We packed up our stuff and followed the Nelsonmobile west to the bright lights of Baker City, Oregon, and proceeded to enjoy a super relaxed evening of beer pong, marshmellow fights, hot tubbing and checking out the RV. I woke up on a couch, not quite sure what country I was in, let alone who’s house, but I put it together pretty quickly from the family portraits smiling down at me. The Nelsons were able to spend the morning relaxing with us in our hungover state, and fed us a delicious breakfast that got us going for the day. Thank you so much for your hospitality guys, it’s people like you who make hobo’s like us feel less like hobos.

Nelson City

Little did the Nelsons realise that Mark was wearing a sexy corset the WHOLE time!

Oregon views
From Baker City we meandered east, back into the ripe potato lands of Idaho, and spotted some curly looking roads heading north into Boise National Forest. Stocked up with fresh corn and 'taters we headed back into the bush and were rewarded with more top notch motorcycling, through massive gorges carved out by the rushing Payette River. Some locals pointed us in the direction of Garden Valley and we located some enticing free camp sites with private access to the raging river, the perfect location to sip on the first bottle of scotch we’d appropriated in the land where any man can be president.

Garden Valley free campin'

Fancy good riding? Choose a road following a river.

Some say a man resides within.
Up fresh and early the next day, we continued riding ravines and gorges, basking in the awesomeness of the Salmon and Sawtooth National Forests. As always we chatted with worthy looking locals to gather information of the roads ahead, and if there was one man who’s camping advice you’d want to consider, it was that from Harley-riding, gun-toting, straight-talking Eddie, as he cracked a huge can of beer for lunch. It didn’t take much for us to mimic his day’s riding plan of heading North to Salmon, Idaho, for some $5 camping by the river. We met up with him that night, and had a jolly evening discussing the world over some brews and whiskey.

From there we zig-zagged our way east from Idaho into Montana, past the Big Hole National Battlefield. This was the site of the largest battle of the 5 month long Nez Perce War of 1877, fought between the US Army and the Nez Perce American Indians. We watched a movie about the battle, in the visitors centre, and I took the opportunity to respectfully sneak in a 10 minute powernap to regain some focus on the endless highway we seemed to be on. By then the mountains had opened up into a vast plain, skirted by jagged peaks in the distance, and we battled the fierce Montana winds on our way to the Lewis and Clark Cavern State Park. Here we joined the last tour of the day to be taken through a massive network of caves that had been a Wild West tourist draw card since ye olde horse and cart days.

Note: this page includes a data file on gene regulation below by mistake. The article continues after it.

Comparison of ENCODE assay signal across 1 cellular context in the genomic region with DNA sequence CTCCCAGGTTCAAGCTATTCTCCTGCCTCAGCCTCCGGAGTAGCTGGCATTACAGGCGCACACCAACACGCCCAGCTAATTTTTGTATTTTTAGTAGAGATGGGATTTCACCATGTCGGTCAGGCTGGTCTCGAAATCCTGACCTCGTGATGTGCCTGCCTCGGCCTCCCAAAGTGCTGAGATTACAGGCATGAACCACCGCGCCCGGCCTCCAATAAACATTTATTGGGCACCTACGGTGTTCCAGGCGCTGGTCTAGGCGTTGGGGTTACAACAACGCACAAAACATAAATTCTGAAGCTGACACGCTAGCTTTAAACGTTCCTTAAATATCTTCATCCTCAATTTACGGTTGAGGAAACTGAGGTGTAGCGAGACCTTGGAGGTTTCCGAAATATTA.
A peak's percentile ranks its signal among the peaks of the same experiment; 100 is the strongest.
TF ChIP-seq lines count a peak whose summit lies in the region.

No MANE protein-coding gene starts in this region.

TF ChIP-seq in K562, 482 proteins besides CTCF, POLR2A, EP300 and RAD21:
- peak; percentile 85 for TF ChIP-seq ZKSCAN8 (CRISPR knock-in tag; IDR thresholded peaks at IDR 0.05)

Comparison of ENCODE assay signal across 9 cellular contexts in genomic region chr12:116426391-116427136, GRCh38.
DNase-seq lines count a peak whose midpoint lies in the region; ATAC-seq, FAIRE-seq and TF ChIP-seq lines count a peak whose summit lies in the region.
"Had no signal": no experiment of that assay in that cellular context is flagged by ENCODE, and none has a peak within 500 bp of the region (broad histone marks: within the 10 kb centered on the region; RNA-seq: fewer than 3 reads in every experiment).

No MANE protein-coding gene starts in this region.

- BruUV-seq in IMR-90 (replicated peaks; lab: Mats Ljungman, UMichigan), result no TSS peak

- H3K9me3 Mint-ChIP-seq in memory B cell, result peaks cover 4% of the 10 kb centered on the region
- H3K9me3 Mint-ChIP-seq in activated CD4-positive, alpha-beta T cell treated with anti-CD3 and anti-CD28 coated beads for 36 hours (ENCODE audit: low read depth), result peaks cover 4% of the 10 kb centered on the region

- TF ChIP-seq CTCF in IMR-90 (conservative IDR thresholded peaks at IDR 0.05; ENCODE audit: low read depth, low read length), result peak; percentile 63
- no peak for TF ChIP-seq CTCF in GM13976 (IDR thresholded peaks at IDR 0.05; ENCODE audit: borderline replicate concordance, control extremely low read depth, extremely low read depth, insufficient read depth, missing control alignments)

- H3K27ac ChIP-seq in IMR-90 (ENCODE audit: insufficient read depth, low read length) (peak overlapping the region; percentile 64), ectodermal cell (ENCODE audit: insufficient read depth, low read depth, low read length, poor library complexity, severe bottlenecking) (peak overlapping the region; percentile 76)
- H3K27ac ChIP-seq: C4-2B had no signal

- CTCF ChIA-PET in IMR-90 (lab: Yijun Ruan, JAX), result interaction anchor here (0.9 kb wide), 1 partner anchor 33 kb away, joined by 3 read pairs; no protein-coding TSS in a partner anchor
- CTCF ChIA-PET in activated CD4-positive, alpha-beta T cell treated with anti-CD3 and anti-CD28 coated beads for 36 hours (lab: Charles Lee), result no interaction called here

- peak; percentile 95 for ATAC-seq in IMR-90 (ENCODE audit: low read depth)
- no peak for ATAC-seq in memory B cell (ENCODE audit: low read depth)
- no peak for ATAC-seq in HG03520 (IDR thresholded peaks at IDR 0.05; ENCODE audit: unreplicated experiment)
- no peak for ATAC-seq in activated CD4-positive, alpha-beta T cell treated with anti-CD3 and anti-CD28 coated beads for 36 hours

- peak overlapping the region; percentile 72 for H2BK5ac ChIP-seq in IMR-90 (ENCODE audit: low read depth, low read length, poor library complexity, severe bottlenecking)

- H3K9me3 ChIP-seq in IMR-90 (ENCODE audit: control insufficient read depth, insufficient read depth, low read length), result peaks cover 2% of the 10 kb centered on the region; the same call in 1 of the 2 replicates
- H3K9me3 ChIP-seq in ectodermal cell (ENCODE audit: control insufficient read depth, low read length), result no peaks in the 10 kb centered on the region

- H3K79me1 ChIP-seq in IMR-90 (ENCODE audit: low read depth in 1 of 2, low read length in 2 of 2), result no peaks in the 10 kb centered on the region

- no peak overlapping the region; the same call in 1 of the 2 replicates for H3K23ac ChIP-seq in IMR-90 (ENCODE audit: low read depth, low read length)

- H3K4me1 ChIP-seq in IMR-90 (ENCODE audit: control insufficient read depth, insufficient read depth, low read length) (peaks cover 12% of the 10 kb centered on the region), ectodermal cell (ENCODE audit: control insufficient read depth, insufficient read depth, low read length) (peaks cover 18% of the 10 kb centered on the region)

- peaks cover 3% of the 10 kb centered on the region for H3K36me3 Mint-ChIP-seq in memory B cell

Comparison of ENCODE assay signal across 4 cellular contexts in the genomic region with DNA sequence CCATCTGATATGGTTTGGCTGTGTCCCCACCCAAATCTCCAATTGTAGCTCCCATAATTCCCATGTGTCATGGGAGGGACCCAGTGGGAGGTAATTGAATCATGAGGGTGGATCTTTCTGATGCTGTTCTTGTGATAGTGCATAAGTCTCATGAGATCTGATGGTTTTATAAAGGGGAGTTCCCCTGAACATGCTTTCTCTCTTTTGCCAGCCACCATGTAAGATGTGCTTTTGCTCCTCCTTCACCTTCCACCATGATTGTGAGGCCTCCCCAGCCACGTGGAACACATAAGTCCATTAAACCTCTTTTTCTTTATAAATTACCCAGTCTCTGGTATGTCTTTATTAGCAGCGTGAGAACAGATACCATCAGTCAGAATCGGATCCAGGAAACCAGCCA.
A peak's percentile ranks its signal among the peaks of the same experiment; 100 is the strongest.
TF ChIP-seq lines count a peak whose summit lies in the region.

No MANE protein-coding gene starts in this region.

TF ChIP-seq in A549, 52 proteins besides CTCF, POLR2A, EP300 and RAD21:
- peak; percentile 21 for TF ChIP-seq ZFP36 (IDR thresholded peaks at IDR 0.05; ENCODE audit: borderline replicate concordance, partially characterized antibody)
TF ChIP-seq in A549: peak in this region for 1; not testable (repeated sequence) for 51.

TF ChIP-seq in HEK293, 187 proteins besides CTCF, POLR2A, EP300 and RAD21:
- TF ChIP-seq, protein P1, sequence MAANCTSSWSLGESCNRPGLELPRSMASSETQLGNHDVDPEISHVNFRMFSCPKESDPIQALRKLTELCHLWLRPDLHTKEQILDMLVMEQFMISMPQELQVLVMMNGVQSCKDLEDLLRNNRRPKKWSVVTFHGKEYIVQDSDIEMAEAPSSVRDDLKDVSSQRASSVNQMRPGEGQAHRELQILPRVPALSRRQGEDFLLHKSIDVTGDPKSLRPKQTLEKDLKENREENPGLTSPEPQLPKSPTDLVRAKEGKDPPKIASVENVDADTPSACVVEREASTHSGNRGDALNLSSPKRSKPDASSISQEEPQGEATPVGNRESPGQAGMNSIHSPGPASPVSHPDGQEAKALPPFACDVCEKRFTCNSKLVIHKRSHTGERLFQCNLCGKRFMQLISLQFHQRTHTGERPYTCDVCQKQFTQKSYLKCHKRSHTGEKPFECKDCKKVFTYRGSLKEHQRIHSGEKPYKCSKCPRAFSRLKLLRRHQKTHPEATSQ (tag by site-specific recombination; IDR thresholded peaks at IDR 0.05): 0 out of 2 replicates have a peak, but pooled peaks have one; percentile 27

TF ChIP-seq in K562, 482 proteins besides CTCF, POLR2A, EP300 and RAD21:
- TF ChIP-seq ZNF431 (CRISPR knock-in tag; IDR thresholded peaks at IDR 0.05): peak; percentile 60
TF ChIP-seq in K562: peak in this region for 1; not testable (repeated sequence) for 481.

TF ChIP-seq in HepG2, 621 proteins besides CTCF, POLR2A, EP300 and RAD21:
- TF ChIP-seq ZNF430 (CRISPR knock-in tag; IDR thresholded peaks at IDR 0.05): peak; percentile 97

Boil in the bag

The following day was the whole point we’d been travelling east: Yellowstone National Park! An amazing area of land, with bison, bear, wolves, elk, mountains, canyons, geysers, rivers and hot springs that certainly deserves more exploring, but from our point of view it was a bit disappointing. The blame for this disappointment can be squarely directed at the previous 7000km of travel we have just experienced through North West North America. We have seen so many spectacular and amazing landscapes, seen so much wild life, and been able to enjoy most of it completely on our own. And that was our complaint with Yellowstone – too many camera-wielding tourists, too many slow moving cars and too many swerving motorhomes to be able to enjoy the spectacular landscapes set out before us. Perhaps we’ve been spoiled with solitude so far, but there’s something so special about seeing a majestic foreign landscape with no one else around. Fees, ques, traffic and crappy food were unfortunately the motivators for us to get the hell out of there and continue our easy life of travelling the deserted back roads of North America, with only friendly locals and wild life to contend with.

Smouldering aqueous limestone spews forth in Yellowstone

But before I completely disrespect the first national park in the world (Yellowstone), I must thank Ranger John. We approached him with this predicament, “Excuse me, every camp ground in the Park is full and it’s getting late. What should we do?” Ranger John assessed the bikes, the facial hair and made a quick judgement. He then described how we were to get to a free camp, just outside the park, where we could peacefully camp in bear country, if our motorbiking skills were up to the entry track. Luckily, they were, and we bounced and throttled our way up some super steep “wagon tracks” and found ourselves on the slopes of a massive valley, with nothing but epic mountain views to keep us entertained. We drained the very last of the whiskey and proceeded to help a few dead trees reach their ultimate resting place.

Thanks for the hook up Ranger John!

The next day was filled with yet more amazing riding, this time on the switch-backed, cliff-edged Chief Joseph Highway, east of Yellowstone, and we eventually looped our way south to the Grand Teton National Park. We free-camped by yet another scenic river and met some more cool people. Our departure the next day was slowed however with my bike refusing to start in the cold. We hit it with hammers, kicked dirt at it, then ignored it, until 30 minutes later it magically started. The same thing happened then next morning, except in a worryingly remote location, deep in Strawberry Canyon of Wyoming. Concerned with the situation, we have since bought booster/jumper cables, a new maintenance free battery for each bike, and have adjusted the choke on my bike, more to Gasman’s liking. Here’s hoping she starts next time it’s cold.

"Now correct me if I'm wrong, but I believe the oil goes in here?"

Strawberry Canyon

Chief Joseph Highway views were mostly too big for the camera to capture...
From here we point our bikes south to the world of fake Elvis's, drive through wedding chapels and crap tourney's - Viva Las Vegas!

The Grand Tetons are totally grand.
Atley takes time out to get friendly with a horse
And the video...